Are there really ‘political prisoners’ in Spain?

Rally in Catalonia demanding release of jailed independence leaders. Photo: Catalanprisoners.info

► Jailed Catalan leaders not considered ‘political prisoners’ by Amnesty Intn’l►

The president of the executive committee of Catalonia’s Parlament, Rogert Torrent, sparked a walkout Friday of nearly three dozen of Catalonia’s leading judges and attorneys when in a speech before the Barcelona bar association (ICAB) he explicitly referred to the jailed leaders of Catalonia’s pro-independence movement as “political prisoners” detained in preventive custody for “crimes that do not exist”.

Torrent, a deputy in the Catalan Parlament of the pro-independence Esquerra Republicana de Catalunya (ERC) party, reportedly had agreed previously with the bar association that he would not use the charged term “political prisoners” in his speech.

Currently, four leaders of the movement that staged last October’s unconstitutional independence referendum in Catalonia and a subsequent declaration of independence from Spain are being held in preventive custody on the orders of Supreme Court Judge Pablo Llarena. They are: former Catalan regional vice-president Oriol Junqueras, former Interior Minister Joaquim Forn, Jordi Sánchez and Jordi Cuixart, the latter two leaders of the pro-independence associations Asamblea Nacional Catalana (ANC) and Òmnium Cultural, respectively.

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So far, prosecutors have charged these four and some 20 others with the crimes of rebellion, sedition and misuse of public funds in relation to the referendum and subsequent independence declaration. After hearing initial depositions from most of the accused, Judge Llarena has released all but four on bail or on their own recognizance, but opted to remand Junqueras, Forn, Sánchez and Cuixart into preventive custody while awaiting trial, saying he believed there is a likelihood that upon release they would again commit the same or similar crimes of which they have been accused.

Torrent’s speech last week aired the same question raised repeatedly since October by a concerted international campaign using the symbol of a yellow ribbon to designate the four leaders as political prisoners. Are they actually “political prisoners” who have been detained for their ideas? Or, have they been charged and detained because they were engaged in activities that violated Spanish law.

What Amnesty International has to say about this question is instructive:

In its Amnesty International Report 2017/18 last week, the human-rights organization says only that the two are “charged with sedition, a broadly defined offence, in connection with protests they organized in Barcelona on 20 and 21 September to, according to a judge, oppose a lawful police operation”; the report also notes that the charges were broadened to include rebellion when the case moved to the Supreme Court’s jurisdiction. Nowhere in the annual report does Amnesty refer to Sánchez, Cuixart or the other two held in custody as “political prisoners” nor does it use Amnesty’s customary term of “prisoners of conscience” for such cases.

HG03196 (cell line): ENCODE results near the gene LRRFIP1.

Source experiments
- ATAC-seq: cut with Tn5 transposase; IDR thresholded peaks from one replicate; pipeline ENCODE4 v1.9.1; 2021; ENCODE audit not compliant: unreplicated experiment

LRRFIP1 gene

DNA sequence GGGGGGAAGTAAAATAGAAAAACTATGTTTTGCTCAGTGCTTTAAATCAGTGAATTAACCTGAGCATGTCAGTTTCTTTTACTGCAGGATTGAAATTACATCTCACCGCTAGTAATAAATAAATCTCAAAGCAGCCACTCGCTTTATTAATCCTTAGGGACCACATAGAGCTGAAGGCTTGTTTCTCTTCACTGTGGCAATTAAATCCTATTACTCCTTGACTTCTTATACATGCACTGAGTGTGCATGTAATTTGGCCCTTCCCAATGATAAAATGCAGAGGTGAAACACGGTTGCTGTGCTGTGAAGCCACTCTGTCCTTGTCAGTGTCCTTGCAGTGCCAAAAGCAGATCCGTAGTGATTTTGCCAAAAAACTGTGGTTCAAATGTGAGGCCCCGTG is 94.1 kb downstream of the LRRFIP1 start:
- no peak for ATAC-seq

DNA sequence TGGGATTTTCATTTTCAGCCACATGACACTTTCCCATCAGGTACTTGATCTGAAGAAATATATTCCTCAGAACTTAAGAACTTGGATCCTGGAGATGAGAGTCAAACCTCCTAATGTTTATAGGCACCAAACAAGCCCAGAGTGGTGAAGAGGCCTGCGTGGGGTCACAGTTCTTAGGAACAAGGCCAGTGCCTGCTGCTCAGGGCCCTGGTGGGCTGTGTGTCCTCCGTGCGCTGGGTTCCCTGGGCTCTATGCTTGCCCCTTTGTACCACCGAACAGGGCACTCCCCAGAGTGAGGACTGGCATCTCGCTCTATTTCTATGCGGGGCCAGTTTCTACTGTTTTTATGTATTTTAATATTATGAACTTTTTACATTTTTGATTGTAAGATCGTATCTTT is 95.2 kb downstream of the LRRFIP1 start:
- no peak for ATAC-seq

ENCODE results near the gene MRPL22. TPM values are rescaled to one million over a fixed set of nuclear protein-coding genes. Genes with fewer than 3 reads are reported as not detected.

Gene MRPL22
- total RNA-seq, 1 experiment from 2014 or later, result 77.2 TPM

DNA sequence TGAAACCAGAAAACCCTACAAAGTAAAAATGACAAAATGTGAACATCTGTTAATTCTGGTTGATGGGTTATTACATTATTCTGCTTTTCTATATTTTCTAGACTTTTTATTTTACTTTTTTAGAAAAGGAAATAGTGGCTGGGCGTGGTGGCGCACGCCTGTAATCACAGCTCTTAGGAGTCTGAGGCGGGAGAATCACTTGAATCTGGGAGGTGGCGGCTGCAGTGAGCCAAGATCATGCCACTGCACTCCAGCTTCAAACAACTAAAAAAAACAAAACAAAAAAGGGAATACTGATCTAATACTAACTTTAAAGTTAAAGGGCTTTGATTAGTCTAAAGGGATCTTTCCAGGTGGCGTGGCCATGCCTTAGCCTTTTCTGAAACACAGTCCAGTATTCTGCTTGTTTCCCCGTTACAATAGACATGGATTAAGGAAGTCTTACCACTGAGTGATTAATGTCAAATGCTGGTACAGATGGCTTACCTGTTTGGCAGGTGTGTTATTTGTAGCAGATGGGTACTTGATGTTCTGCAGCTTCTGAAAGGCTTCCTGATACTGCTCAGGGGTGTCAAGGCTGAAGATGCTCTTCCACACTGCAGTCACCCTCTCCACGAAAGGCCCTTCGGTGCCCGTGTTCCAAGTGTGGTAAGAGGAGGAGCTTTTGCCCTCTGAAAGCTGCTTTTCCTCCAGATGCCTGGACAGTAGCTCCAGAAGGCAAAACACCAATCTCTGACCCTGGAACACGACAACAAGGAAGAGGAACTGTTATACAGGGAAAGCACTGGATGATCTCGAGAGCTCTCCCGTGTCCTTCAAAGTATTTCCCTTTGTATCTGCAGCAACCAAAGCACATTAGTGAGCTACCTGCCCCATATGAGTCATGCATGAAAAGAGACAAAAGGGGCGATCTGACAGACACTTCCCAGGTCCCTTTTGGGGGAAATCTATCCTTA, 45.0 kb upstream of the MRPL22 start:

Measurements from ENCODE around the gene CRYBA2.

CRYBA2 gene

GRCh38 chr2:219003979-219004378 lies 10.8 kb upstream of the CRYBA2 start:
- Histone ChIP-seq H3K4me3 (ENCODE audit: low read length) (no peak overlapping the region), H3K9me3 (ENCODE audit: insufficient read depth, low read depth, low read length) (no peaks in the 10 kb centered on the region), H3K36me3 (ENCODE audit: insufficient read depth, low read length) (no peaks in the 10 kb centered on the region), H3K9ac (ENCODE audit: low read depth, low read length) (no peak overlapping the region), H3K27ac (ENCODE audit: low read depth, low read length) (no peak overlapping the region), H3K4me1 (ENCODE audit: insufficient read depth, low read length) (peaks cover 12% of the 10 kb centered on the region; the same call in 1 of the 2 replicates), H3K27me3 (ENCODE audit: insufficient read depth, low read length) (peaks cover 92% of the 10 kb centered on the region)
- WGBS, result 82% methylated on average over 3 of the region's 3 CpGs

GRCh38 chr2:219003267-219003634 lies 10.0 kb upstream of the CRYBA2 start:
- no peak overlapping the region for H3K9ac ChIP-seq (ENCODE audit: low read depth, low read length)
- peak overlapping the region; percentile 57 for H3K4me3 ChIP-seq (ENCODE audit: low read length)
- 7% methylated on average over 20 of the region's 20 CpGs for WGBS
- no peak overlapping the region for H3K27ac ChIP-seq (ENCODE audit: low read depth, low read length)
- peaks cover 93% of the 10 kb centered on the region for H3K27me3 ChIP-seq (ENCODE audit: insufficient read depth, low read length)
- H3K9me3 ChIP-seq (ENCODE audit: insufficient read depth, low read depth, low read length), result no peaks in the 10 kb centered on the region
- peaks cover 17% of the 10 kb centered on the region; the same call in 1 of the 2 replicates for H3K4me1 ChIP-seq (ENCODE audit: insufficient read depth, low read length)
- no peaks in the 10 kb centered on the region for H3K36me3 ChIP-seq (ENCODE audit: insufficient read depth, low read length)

In an early February statement, Amnesty International Europe director Gauri van Gulik tacitly admitted that Judge Llarena may have evidence indicating Sánchez and Cuixart were involved in obstruction of justice during a 20th September protest they directed to stop police searches of Catalan government offices on the orders of a Barcelona judge, but said such a charge “does not constitute a serious crime such as sedition or rebellion”. Llarena’s failure to honor Sánchez’s request for release on bail could therefore be considered “excessive and disproportionate,” van Gulik said. But, she refrained from referring to either of the two men as “political prisoners” or “prisoners of conscience”.

Although van Gulik’s comments evidence a growing impatience among some in Amnesty International over the Catalan independence leaders’ situation, neither her statement nor the annual Amnesty Report 2017/18 contradict the position laid out in November by a spokesperson for Amnesty International Spain.

Clarifying to Spanish news media that Amnesty does not use the term “political prisoners”, which has no internationally recognized definition, the Amnesty Spain spokesperson said that based on the internationally accepted definition of the term “prisoners of conscience” used for those jailed solely for their convictions or ideas, with the current information available regarding the charges against the four Catalan independence leaders in preventive custody and others since released on bail on the same charges, Amnesty International does not consider them to be “prisoners of conscience”.

► Read More in Spanish at El Periódico, La Vanguardia and Europa Press …

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